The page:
NEW YORK – The murmurs spread quickly among the poll workers late Tuesday morning at a Brooklyn neighborhood station: George Floyd’s brother was present.
A few came up to Terrence Floyd, whose brother George died at the hands of Minneapolis police, sparking protests for racial justice across the nation. “Keep the fight going,” one Black woman urged. Others asked to take their photos with Terrence.
Since the death of his older brother on May 25, Terrence has been thrust into a spotlight he did not seek. A 42-year-old school bus driver in New York, Terrence is normally a quiet man, deeply attached to his three children. But now, he feels under constant pressure to relay his brother’s voice — especially on this Election Day, when, as he sees it, race and racial justice are on the ballot.
“Ever since then, I’ve felt like he was talking to me,” he says of George’s death. “He was saying, ‘Little bro, just speak for me. Walk for me. Love for me. Get these people to understand what happened to me can happen to anybody.'"
On Tuesday, Terrence’s black hoodie and face mask included the words “I can’t breathe,” “Justice for George,” and “8:46,” the number of minutes and seconds authorities initially said a white officer held a knee to his brother’s neck until he became unresponsive.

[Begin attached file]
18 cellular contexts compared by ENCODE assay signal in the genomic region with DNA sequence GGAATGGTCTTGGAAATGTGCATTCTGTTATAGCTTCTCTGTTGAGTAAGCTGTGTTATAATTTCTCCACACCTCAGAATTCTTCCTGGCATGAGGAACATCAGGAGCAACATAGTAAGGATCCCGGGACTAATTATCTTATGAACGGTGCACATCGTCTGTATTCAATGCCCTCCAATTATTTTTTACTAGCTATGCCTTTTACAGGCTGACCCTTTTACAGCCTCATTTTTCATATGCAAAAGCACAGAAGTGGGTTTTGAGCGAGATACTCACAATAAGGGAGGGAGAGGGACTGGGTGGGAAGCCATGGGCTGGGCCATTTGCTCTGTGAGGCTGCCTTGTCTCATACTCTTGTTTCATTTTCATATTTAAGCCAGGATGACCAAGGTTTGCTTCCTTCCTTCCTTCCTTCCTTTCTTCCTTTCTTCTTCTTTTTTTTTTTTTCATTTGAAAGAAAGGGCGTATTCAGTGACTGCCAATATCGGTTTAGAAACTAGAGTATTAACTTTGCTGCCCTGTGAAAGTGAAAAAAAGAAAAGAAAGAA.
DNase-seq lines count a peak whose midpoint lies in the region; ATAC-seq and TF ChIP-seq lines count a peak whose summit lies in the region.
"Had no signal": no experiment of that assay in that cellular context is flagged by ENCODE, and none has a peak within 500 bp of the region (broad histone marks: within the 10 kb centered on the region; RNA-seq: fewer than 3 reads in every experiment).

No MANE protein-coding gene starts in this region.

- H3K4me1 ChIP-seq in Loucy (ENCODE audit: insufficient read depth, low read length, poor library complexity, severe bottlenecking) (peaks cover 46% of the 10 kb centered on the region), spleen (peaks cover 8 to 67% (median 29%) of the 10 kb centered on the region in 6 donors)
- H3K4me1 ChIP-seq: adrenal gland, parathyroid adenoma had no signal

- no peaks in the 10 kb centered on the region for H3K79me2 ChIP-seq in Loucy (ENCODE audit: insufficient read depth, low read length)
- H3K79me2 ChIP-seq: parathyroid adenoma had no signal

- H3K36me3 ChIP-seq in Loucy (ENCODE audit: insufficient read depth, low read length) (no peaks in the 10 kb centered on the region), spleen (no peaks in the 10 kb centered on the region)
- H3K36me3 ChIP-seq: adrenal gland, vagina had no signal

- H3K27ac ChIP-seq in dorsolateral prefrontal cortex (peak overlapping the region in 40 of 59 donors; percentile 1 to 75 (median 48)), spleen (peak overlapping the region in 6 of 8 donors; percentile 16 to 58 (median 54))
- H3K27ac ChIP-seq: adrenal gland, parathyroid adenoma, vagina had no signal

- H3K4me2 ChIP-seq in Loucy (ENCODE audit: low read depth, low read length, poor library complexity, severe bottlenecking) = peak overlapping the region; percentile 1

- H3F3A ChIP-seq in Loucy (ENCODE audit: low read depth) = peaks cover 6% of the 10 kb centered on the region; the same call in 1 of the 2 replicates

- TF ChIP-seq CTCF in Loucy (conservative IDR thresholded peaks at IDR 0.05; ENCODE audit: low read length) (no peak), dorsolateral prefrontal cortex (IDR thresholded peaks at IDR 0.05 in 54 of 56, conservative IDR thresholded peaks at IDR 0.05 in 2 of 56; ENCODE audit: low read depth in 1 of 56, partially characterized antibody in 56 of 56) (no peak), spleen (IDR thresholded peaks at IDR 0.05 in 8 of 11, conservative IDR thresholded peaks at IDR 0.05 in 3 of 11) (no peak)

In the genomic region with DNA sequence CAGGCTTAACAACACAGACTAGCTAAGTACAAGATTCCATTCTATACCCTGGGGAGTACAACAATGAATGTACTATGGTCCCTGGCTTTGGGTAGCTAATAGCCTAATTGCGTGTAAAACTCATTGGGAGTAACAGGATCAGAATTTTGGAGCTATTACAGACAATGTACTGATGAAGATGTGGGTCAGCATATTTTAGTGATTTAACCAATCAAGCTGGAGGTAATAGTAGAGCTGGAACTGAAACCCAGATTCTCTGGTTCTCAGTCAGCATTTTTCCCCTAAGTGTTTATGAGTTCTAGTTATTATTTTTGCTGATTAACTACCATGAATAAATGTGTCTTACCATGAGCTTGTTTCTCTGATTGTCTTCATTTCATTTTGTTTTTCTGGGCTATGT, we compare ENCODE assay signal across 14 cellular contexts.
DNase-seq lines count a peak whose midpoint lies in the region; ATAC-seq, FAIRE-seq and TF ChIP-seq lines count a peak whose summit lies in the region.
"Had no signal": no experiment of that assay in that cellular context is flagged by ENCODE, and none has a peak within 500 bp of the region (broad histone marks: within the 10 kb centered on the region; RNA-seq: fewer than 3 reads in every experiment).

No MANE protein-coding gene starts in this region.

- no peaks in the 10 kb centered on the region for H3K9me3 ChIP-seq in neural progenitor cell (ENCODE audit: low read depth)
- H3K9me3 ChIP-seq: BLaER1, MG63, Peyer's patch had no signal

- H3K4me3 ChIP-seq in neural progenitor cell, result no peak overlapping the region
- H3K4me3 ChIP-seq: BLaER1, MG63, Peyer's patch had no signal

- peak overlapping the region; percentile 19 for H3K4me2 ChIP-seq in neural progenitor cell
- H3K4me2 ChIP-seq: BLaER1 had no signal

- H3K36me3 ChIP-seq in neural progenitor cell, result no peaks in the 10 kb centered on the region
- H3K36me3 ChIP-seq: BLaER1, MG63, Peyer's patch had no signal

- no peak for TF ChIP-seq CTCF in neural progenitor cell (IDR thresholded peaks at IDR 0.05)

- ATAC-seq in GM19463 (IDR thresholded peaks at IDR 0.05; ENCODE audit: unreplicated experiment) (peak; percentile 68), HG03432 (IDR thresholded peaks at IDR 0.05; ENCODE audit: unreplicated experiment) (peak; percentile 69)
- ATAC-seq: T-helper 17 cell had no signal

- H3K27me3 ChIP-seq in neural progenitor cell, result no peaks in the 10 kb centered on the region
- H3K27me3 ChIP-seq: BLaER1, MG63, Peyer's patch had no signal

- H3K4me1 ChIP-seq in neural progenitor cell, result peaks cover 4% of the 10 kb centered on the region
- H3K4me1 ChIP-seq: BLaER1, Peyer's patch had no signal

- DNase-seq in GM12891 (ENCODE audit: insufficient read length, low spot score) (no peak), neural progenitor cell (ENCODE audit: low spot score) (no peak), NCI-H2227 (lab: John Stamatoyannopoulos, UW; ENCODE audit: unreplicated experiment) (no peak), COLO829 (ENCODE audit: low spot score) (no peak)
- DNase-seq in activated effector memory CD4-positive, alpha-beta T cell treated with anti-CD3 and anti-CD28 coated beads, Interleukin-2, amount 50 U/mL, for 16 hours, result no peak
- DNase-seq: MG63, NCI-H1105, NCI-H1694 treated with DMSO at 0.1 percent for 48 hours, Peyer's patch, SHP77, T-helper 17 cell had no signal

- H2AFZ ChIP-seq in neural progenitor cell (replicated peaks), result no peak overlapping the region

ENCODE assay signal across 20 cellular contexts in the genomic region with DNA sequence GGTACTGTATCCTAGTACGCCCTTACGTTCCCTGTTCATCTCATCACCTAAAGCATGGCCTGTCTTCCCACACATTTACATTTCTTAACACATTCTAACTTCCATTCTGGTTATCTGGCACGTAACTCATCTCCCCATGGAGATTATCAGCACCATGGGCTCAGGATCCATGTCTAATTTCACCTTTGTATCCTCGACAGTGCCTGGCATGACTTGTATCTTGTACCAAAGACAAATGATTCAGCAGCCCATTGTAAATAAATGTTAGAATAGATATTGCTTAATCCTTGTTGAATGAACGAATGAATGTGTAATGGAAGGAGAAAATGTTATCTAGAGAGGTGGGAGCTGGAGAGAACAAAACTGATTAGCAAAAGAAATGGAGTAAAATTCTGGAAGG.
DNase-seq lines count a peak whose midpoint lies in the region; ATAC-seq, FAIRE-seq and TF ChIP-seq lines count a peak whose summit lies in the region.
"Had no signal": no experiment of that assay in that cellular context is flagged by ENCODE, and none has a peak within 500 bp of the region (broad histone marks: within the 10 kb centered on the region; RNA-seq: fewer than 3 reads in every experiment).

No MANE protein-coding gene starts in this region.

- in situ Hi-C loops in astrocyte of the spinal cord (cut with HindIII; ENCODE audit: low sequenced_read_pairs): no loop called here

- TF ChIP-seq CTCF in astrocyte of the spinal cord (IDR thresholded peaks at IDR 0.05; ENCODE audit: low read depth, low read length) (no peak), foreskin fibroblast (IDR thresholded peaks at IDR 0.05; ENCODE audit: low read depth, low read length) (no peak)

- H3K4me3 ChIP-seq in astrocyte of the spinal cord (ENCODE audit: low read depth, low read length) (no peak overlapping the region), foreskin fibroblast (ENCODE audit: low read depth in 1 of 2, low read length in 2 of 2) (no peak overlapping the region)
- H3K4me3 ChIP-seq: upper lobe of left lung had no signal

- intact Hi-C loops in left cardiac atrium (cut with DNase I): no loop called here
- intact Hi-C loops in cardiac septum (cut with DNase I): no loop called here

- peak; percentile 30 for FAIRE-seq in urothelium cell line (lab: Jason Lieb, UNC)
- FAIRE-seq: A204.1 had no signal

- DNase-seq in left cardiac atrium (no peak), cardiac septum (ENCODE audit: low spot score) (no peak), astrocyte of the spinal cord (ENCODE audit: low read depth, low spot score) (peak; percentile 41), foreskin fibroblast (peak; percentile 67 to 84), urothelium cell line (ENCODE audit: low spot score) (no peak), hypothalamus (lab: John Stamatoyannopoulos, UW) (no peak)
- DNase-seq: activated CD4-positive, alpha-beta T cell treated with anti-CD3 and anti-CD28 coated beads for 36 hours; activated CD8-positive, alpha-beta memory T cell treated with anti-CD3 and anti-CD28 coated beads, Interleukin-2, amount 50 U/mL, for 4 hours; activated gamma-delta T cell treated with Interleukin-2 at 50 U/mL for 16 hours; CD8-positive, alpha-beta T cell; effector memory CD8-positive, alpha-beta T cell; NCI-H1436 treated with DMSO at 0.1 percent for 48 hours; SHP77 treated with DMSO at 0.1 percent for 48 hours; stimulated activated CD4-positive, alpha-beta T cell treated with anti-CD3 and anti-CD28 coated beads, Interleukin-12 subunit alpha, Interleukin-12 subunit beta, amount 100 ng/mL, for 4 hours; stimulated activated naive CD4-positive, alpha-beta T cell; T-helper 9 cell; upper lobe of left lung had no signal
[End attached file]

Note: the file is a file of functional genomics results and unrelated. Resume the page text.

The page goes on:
After famously urging calm as anger spilled onto the streets over his brother’s death, Terrence planned to spend Election Day following up on a less-noticed part of his emotional plea to protesters: please vote.
The names George Floyd, Breonna Taylor, Ahmaud Arbery and Rayshard Brooks, all killed by police or vigilantes, re-energized the Black Lives Matter movement this year and put race and justice at the center of the election. As voting wraps up coast to coast, their loved ones awaited signs that their public grief and loss of anonymity weren’t in vain.
Former Vice President Joe Biden has promised racial justice and reforms, while President Donald Trump has stuck to a stern “law and order” rhetoric. After a summer of protests, about half of voters call racism a “very serious” problem in U.S. society, AP Votecast polling found. But compared with the pandemic and the economy, relatively few voters – about one in 10 – deemed racism or law enforcement the country’s top issue, the polling found.